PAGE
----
Rocking and Rolling Across New Mexico.

The Southwest Chief, as most of you probably know, could be rerouted or even discontinued because there are more than 600 miles of track in parts of Kansas, Colorado and New Mexico that need repairing and upgrading. And there’s no doubt that those repairs are needed: having done it just a few days ago, I can tell you that the ride is frequently rather slow and quite rocky in some of those areas.
The problem, of course, is that no one wants to pay for the upgrading that needs to be done. BNSF no longer runs a lot of freight over that route and they don’t care if it can only move at 35 or 40 mph. Amtrak hasn’t got the money, of course, although they have nevertheless committed to something like $20 million over ten years. And the feds have essentially turned responsibility for subsidizing long-distance routes over to the states.

So far, it appears that Kansas and Colorado may come up with their shares. However, the Republican governor of New Mexico, Susana Martinez, doesn’t want to play with the big kids because, she says, it ought to be the feds responsibility. But unless there is a change of stone-heart on the part of Republicans in the U.S. House, that ain’t gonna happen. Back to the states goes the hot potato.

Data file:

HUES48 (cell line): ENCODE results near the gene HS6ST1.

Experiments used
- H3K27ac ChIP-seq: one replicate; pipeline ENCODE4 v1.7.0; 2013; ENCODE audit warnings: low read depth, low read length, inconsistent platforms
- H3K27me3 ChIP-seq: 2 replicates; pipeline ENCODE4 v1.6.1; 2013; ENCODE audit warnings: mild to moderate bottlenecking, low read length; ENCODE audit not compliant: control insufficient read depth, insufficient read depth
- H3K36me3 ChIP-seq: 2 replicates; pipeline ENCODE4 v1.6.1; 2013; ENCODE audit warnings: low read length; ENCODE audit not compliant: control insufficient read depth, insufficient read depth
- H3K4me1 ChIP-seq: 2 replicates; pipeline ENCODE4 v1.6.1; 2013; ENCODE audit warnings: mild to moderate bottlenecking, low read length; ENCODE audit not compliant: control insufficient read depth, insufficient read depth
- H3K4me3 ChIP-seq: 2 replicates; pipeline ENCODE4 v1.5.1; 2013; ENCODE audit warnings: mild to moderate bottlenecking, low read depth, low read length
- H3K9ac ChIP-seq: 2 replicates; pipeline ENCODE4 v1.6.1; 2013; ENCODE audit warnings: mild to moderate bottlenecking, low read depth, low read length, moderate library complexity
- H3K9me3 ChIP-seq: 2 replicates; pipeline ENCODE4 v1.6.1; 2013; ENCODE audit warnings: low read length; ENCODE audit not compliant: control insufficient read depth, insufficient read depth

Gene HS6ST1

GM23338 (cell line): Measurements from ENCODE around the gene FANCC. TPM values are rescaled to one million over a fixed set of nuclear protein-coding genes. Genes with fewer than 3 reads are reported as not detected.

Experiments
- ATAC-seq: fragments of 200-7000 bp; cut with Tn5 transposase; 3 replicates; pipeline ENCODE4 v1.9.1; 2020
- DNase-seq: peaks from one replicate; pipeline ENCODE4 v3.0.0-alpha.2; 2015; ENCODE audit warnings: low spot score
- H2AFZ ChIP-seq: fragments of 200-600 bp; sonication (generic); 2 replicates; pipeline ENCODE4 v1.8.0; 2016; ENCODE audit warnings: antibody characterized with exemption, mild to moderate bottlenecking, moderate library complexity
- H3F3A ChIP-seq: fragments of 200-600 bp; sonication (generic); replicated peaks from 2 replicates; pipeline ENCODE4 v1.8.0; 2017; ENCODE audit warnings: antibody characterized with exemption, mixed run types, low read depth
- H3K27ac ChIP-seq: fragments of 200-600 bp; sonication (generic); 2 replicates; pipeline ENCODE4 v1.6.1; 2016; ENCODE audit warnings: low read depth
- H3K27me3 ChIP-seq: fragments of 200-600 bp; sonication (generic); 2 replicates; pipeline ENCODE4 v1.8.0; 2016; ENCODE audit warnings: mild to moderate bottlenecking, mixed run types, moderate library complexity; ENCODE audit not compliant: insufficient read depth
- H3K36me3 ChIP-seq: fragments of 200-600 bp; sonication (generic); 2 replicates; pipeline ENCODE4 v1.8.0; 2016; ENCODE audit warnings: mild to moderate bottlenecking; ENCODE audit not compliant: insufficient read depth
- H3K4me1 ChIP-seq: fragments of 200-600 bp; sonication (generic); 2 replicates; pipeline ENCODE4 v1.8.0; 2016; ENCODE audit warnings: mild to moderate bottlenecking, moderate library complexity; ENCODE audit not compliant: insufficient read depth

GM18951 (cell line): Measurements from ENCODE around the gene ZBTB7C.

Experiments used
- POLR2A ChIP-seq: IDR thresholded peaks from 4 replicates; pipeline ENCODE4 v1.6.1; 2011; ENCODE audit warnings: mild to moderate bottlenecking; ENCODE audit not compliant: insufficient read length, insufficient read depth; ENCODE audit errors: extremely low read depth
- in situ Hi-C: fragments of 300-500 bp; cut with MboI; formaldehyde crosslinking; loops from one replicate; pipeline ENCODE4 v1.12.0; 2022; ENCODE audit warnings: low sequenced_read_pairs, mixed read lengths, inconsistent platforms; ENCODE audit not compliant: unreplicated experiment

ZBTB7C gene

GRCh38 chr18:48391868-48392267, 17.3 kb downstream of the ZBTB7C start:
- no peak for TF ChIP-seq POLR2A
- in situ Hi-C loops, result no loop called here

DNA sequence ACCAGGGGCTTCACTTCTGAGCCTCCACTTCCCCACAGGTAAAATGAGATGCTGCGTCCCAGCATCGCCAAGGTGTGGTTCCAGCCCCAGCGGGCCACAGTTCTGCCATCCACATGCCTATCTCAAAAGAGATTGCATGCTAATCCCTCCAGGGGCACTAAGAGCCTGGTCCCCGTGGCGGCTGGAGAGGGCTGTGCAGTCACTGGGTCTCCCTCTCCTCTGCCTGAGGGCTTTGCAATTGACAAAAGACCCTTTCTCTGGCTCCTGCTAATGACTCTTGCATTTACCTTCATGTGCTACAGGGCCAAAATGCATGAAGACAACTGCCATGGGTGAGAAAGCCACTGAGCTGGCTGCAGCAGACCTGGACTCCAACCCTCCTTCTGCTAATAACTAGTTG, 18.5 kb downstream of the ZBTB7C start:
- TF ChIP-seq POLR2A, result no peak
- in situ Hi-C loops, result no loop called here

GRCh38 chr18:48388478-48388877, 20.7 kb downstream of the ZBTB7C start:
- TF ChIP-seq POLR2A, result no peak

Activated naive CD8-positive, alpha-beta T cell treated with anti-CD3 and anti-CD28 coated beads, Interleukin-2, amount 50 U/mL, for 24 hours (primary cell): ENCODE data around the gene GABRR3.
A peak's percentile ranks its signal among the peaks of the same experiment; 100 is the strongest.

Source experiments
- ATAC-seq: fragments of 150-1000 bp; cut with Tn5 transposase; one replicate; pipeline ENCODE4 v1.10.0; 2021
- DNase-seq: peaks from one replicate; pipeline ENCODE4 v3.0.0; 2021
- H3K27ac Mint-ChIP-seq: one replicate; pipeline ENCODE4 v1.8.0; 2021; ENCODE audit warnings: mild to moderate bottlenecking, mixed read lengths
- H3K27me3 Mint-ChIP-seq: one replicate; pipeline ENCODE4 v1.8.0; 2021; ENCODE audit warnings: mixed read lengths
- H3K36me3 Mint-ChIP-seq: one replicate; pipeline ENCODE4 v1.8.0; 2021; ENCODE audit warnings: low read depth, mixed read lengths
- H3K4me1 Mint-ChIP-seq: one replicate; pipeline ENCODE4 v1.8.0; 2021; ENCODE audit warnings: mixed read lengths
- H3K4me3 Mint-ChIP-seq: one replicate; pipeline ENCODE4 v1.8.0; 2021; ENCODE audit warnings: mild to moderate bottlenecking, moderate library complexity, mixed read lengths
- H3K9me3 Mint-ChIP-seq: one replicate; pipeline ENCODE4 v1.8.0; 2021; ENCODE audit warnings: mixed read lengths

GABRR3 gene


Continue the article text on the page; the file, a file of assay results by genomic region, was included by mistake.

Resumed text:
But that would mean the governors of Kansas and Colorado would nave to go to their legislatures and ask for additional funds to cover New Mexico’s share of what it’ll take to save the Chief?

Do you see that happening? Neither can I.

And there you have what is probably the biggest flaw (among several) in the idea that the states will all agree to pick up the cost of funding most or even just a substantial portion of our national passenger rail system. The simple fact is, the primary responsibility for funding the long-distance trains necessarily, as a purely practical matter, has to fall to the federal government.